Risks to human health
Impact of Industrial Turbines on Human Health
What are the health risks?
Worldwide, people are reporting feeling unwell after wind turbines are erected near their homes. The impact of the noise includes the following:
• sleep disturbance • headache • tinnitus (ringing or buzzing in the ears) • ear pressure • dizziness (a general term that includes vertigo, lightheadedness, faintness, etc.) • vertigo (clinically, vertigo refers to the sensation of spinning, or the room moving) • nausea • visual blurring • tachycardia (rapid heart rate) • irritability • problems with concentration and memory • panic episodes with sensations of internal pulsation or quivering, while awake or asleep (Eja Pedersen et al., Response to noise From Modern Wind Farms in The Netherlands, 2009; Eja Pedersen, Human response to wind turbine noise — Perception, annoyance and moderating factors, Occupational and Environmental Medicine, The Sahlgrenska Academy, Gotenborg, 2007; Tharpaland International Retreat Centre, Three Windfarm Studies and An Assessment of Infrasound; and http://www.windturbinesyndrome.com/2010/your-guide-to-wind-turbine-syndrome)
These adverse health effects, when sustained, are risk factors for chronic diseases such as cardiovascular disorders and cancer (Environmental Health Perspectives, National Institutes of Health, 2008).
What causes the problems?
Research suggests that noise in the range of 20-22 hertz is most likely the problem. The inner ear, along with other motion, balance, and position sensors throughout the body, is being jack-hammered by a low-frequency noise barely heard. As a result, these organs send scrambled signals to brain centers controlling memory, concentration, learning, and emotions (including panic and anxiety). (See Dr. Nina Pierpont, Wind Turbine Syndrome; Jane Wilson, Dirty Business: The Reality of Ontario’s Rush to Wind Power; Carl V. Phillips, epidemiologist; Dr. Hazel Lynn, medical officer of health for Grey Bruce Health Unit, Ontario) There is no relief indoors; in fact, the effect may be greater than outdoors due to vibrations of walls, floors or ceilings.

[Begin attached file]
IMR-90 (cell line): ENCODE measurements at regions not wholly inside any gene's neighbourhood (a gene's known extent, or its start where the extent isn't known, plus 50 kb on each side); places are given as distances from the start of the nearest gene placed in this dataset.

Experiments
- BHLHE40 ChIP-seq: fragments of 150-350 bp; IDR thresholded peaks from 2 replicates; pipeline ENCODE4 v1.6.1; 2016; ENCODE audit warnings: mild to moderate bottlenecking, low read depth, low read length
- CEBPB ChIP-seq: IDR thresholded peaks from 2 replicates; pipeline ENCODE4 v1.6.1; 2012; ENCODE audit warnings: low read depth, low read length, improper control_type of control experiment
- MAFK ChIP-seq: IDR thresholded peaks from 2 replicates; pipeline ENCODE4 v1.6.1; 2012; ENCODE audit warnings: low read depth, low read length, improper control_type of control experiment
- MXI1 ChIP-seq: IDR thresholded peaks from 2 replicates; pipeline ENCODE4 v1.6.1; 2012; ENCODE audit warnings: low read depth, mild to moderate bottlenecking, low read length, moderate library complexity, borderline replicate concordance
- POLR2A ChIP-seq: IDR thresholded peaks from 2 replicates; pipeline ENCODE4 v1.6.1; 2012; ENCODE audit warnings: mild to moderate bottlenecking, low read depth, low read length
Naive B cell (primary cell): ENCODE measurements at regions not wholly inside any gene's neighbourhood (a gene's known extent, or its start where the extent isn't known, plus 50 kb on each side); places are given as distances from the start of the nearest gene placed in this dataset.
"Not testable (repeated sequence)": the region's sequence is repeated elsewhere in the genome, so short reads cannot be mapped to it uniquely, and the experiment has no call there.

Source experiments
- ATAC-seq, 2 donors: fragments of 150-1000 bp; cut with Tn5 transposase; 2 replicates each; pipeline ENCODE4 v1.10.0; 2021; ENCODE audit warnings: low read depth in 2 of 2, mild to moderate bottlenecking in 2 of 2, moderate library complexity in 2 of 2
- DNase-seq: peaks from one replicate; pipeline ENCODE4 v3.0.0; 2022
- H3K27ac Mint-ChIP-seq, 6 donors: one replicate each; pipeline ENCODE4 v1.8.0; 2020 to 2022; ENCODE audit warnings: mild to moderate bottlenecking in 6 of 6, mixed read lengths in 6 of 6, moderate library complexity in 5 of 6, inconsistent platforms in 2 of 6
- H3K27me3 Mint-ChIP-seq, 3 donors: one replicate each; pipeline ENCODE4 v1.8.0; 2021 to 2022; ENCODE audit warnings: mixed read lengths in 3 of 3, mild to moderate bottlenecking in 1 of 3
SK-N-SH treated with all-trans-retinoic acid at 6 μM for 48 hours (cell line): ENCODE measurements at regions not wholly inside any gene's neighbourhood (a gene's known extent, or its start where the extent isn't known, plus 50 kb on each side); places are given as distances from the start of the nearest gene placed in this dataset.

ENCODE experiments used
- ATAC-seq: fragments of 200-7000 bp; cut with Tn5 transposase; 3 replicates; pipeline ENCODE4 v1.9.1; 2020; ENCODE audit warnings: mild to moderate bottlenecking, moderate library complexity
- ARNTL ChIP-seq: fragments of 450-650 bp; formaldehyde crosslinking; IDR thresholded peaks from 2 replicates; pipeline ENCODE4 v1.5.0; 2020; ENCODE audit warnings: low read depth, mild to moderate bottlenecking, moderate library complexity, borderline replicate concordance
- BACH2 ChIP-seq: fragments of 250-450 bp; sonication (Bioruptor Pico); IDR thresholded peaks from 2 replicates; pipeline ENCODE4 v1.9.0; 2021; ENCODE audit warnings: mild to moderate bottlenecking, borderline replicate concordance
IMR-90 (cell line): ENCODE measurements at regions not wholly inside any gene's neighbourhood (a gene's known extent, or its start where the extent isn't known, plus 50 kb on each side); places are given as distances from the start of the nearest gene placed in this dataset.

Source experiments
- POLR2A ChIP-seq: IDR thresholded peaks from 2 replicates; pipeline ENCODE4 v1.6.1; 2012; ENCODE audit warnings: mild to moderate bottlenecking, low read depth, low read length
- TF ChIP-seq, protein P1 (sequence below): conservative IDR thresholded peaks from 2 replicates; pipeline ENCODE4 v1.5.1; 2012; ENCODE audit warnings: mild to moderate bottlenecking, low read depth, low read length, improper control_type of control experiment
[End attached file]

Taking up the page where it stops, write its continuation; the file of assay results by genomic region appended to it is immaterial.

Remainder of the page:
Current Ontario regulations do NOT take “infrasound” into account; they do NOT protect the public.
Who are the most susceptible?
Those most sensitive to effects include people with pre-existing migraine disorder (6% of males, 18% of females), those prone to motion sickness, or anyone with inner ear damage (Dr. Nina Pierpont, Wind Turbine Syndrome).
Who is aware of the problem?
The Ontario Government and the American and Canadian Wind Energy Associations have acknowledged that turbines impact health:
• The Ministry of Environment commissioned a report on existing Ontario wind turbine regulations and noise guidelines. The report states: “The audible sound from wind turbines, at the levels experienced at typical receptor distances in Ontario, is nonetheless expected to result in a nontrivial percentage of persons being highly annoyed. As with sounds from many sources, research has shown that annoyance associated with sound from wind turbines can be expected to contribute to stress-related health impacts in some persons.” (Howe Gastmeier Chapnik Ltd. Dec. 2010, Rfp No. Oss-078696)
• The American and Canadian Wind Energy Associations sponsored a panel review of the scientific literature. The review acknowledges wind turbine sound may cause annoyance which may result in sleep disturbance and stress. It attributes reported wind turbine symptoms – sleep disturbance, headache, tinnitus, ear pressure, dizziness, vertigo, nausea, visual blurring, tachycardia, irritability, problems with concentration and memory, and panic attack episodes associated with sensations of internal pulsation or quivering when awake or asleep – to be the “well known stress effects of exposure to noise”. (Colby et al., 2009)
• The Canadian wind industry admitted that peer-reviewed findings show that wind turbines in the vicinity can lower quality of life of individuals (Canadian Wind Energy Association, media release Oct 14, 2011).
• During the Ministry of Environment’s Environmental Review Tribunal hearings expert witnesses for both sides provided evidence and/or testimony acknowledging that wind turbines in Ontario “will” cause annoyance, which is expected to result in stress-related health impacts in some individuals. The evidence indicated that annoyance and sleep disturbance occurs at sound levels above and below 40 dBA. (MOE Case Nos. 10-121, 10-122, Dr. C. Ollson 17 Jan 2011)
What can be done to reduce the risk?
A setback of 2 km has been enacted in many jurisdictions and is the minimum requirement for protecting human health.
To learn more, see attached document “Effect on Human Health” prepared by Dr. Robert McMurtry, former Dean of the Faculty of Medicine and Dentistry at the University of Western Ontario, special advisor to the Romanow commission, and founding assistant deputy minister of the Population and Public Health Branch of Health Canada. Much of Dr. McMurtry’s position can also be learned at: http://nursesforsaferenewablepower.wordpress.com/tag/dr-robert-mcmurtry/ . Or, in the video: http://www.youtube.com/watch?v=cpuk4WlqeQg Read also the article “Setbacks” Health Canada states: Mental health is as important as physical health. In fact the two are intertwined. Our mental health directly affects our physical health and vice versa. Health Canada 2006: It’s Your Health Mental Health-Mental Illness